A reader builds off our Seattle post:
I was in architecture school in Oregon (M.Arch, University of Oregon, Eugene) in the mid-1990s, not long after the SF Loma Prieta quake and at the time of the LA Northridge quake. I clearly remember our Structures professors stressing a few simple facts (it's been 15+ years, so please excuse my relative-layman's paraphrasing):
1) The recent California quakes had had durations of 15-20 seconds, at a level of Richter 6.7-6.9; we had all seen the devastation they caused.
2) The 'recent' (i.e.: the past 3000 years or so) geological record in Oregon and the Pacific NW registered quakes at high 8-to-low-9 magnitudes, sometimes lasting 30 seconds or more.
3) Long quake durations in loose soils set up the kind of vibrations and rolling harmonic shock waves which can lead to soil liquefaction (where everything holding the buildings up, however sound the buildings themselves may be, turns to soup - try shaking seemingly solid wet sand in a plastic cup).
4) Oregon's seismic codes were quite new, many strengthened or even initiated in response to Loma Prieta. For most of the development of the state and until well after WWII there had been essentially no seismic codes and buildings were built to the same standards as their eastern counterparts.
5) If any of us moved to Portland upon graduating (as most did - it was and is a great city), we needed to know that the city had risen on the richest alluvial agricultural soils in the Willamette valley (go figure), and was thus at a risk for soil liquefaction in a sustained quake that would make what happened to the SF Marina District (mostly lowrise housing on similarly loose manmade fill) pale by comparison.
6) Their practical advice, as I recall it: Live on top of a solid hill or other bedrock, away from the river, in a wood-frame house or in a brand-new steel-framed building, built to Oregon's then-new seismic codes. This wasn't going to prevent those buildings being effectively destroyed in a serious quake, but might well save our lives for the relative elasticity of wood and steel construction and the more modern code measures taken to prevent actual building collapse. As one of your earlier commenters noted, the American tradition in seismic engineering, unlike the Japanese, is geared to prevent loss of life but not property loss.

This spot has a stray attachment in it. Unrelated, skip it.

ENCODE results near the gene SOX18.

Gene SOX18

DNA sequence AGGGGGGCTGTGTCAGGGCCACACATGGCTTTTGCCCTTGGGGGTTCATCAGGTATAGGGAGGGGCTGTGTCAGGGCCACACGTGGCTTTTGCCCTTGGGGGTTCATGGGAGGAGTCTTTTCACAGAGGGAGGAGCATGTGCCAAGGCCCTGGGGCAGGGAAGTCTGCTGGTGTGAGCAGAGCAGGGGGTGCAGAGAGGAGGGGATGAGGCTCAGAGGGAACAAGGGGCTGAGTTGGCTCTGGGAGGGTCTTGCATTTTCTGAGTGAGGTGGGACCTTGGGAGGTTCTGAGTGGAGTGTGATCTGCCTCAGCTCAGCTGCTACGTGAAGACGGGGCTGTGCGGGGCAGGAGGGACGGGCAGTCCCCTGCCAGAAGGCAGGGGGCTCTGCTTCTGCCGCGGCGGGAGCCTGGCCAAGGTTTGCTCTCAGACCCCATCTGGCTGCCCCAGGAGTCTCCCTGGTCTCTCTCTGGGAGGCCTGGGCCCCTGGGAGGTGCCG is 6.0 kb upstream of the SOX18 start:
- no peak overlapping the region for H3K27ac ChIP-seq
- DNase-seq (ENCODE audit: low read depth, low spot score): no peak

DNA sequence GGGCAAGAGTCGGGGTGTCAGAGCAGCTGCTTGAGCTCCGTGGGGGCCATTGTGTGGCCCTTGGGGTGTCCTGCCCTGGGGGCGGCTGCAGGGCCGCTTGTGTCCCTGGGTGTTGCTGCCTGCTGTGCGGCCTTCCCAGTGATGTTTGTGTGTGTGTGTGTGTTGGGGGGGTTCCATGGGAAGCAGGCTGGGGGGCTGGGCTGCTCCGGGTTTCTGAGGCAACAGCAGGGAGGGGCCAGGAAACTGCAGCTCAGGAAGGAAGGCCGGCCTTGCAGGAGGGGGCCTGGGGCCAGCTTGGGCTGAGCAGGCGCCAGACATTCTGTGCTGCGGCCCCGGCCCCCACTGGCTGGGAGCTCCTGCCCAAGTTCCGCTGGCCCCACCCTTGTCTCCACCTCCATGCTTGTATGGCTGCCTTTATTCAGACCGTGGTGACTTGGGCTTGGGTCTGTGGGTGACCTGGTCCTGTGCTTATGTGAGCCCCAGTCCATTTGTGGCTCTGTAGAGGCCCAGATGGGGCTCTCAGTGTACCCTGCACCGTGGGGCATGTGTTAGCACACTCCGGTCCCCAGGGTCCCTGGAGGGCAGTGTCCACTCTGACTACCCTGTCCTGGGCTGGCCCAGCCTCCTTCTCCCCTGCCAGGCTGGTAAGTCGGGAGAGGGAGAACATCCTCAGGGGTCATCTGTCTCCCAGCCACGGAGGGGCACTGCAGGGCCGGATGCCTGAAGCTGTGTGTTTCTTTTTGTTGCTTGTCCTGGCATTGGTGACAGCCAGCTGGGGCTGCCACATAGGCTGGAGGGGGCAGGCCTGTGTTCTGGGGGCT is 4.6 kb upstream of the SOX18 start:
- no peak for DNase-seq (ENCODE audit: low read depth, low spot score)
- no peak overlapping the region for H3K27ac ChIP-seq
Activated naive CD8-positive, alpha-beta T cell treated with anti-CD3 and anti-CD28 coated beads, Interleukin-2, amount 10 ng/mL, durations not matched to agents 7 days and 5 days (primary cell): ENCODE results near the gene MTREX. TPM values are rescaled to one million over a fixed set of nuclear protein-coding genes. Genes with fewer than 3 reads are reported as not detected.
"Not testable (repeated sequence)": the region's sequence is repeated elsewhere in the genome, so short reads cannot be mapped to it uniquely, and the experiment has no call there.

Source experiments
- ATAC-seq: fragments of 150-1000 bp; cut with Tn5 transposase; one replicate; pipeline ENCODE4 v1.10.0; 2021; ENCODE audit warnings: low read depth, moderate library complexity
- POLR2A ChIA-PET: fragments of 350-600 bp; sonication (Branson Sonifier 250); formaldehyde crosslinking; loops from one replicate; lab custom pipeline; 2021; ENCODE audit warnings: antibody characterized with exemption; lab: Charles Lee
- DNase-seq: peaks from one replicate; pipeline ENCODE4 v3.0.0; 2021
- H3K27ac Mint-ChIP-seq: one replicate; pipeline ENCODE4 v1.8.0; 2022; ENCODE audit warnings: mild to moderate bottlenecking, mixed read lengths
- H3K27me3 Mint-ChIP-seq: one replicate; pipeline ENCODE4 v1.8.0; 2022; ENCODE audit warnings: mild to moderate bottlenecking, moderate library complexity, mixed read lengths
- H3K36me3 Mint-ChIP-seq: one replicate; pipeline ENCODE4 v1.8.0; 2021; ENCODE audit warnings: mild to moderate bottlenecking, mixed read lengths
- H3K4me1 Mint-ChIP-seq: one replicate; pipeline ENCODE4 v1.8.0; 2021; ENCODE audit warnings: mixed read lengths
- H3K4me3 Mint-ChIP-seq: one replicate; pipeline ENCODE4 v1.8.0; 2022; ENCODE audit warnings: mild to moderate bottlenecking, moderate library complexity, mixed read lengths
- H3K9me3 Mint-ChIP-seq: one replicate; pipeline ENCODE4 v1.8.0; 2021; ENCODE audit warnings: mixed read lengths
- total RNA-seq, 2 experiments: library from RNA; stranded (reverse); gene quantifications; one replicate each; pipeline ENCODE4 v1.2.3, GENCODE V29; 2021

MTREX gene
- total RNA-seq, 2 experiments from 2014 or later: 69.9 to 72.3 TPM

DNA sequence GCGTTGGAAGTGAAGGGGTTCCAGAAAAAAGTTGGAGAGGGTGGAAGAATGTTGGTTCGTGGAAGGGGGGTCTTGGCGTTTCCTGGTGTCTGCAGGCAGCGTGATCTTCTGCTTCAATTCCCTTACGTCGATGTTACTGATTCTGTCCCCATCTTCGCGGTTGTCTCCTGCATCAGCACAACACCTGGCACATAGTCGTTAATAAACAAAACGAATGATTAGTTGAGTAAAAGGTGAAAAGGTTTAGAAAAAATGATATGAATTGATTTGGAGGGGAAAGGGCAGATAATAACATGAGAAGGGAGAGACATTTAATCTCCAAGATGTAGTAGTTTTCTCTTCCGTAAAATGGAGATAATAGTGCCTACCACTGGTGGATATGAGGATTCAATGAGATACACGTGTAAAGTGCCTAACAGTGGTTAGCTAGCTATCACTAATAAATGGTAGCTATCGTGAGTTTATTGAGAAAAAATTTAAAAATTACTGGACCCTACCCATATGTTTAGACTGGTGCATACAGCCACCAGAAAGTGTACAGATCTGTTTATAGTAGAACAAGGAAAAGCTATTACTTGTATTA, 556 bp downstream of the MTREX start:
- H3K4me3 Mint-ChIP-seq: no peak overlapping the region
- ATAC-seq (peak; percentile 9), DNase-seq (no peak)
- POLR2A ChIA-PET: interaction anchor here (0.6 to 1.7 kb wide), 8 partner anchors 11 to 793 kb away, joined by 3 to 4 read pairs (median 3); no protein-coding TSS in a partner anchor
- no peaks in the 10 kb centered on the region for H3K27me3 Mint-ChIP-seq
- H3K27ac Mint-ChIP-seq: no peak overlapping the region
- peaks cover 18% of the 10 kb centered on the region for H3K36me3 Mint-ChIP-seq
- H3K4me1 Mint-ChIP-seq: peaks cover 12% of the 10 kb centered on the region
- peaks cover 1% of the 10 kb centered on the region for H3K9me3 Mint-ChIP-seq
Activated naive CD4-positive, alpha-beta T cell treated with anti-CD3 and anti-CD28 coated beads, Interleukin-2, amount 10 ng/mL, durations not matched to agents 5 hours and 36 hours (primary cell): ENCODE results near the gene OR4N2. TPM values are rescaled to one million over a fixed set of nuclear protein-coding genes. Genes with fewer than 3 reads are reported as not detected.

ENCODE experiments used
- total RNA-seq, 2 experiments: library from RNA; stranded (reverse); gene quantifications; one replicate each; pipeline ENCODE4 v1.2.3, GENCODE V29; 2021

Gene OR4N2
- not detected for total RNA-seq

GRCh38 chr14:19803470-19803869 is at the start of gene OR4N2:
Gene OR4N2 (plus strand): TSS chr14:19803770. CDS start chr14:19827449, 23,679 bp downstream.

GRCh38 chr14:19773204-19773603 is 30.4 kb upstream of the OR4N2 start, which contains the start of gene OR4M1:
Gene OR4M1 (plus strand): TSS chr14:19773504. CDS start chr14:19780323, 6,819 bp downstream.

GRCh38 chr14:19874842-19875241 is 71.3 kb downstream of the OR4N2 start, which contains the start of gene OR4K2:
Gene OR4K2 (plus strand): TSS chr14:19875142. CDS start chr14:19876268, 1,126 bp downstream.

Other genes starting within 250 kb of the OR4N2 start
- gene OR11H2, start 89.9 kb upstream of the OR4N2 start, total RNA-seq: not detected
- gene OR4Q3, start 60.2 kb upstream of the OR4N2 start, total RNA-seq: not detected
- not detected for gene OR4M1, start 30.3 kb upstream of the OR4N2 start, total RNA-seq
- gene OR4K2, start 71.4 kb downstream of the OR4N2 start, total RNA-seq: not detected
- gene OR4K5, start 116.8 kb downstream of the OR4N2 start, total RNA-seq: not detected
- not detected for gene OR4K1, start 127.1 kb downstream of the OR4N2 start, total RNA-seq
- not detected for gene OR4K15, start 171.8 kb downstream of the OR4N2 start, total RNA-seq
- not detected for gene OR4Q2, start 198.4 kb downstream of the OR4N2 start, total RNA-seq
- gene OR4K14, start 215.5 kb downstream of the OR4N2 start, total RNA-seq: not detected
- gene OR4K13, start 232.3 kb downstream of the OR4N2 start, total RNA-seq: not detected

7) All those incredibly cool old brick loft buildings down along the river and up into the lower parts of NW Portland were built long before WWII with largely unreinforced loadbearing masonry exterior walls and interior framing of timber or reinforced concrete not designed to any seismic standards. Not the place to be in a quake. Retrofits were only just beginning at the time in response to the CA quakes and the new codes, and generally only when mandated by significant renovations. Even then, given the risk of soil liquefaction, it was debatable how effective such measures would be in a really big quake.
Here in New England, we have quakes (again, a pretty big one in the 18th c.), but they tend to be short, sharp shocks running through bedrock - nowhere near the long-duration rolling killers of the Pacific Rim. Our codes are also getting to the point of being as responsive as those prevailing in the Northwest, including requiring retrofits to historic buildings when they're renovated. I don't worry overmuch about an earthquake in Boston, though it has the potential of doing some serious property damage, particularly to loadbearing unreinforced masonry buildings. At the likely magnitudes and durations here, however, the secondary effects such as water and gas main leaks are more worrisome than direct quake effects. That's not the case in the Pacific NW, which shares a violent seismic history with the rest of the Pacific Rim.
By the way, those earthquake buttons, if working properly, can be a big help: they're meant to save you from harm from the elevator itself and/or being trapped in it, by getting it to the nearest floor, opening the doors, and shutting the thing down/stopping it in place. Now, there's not much they can do for the rest of the building, but that's not nothing.
There's little point in living in fear of all this or screaming for instantaneous fixes. What measures can be taken can only happen gradually, given the staggering costs and competing pressures. Disasters like the Japan quakes strike with little warning and may come tomorrow or in 300 years, but it does help to be aware that they DO happen, and educated on the best methods to react, as it could save one's life in the moment.
(Photo by Flickr user Ian Sane)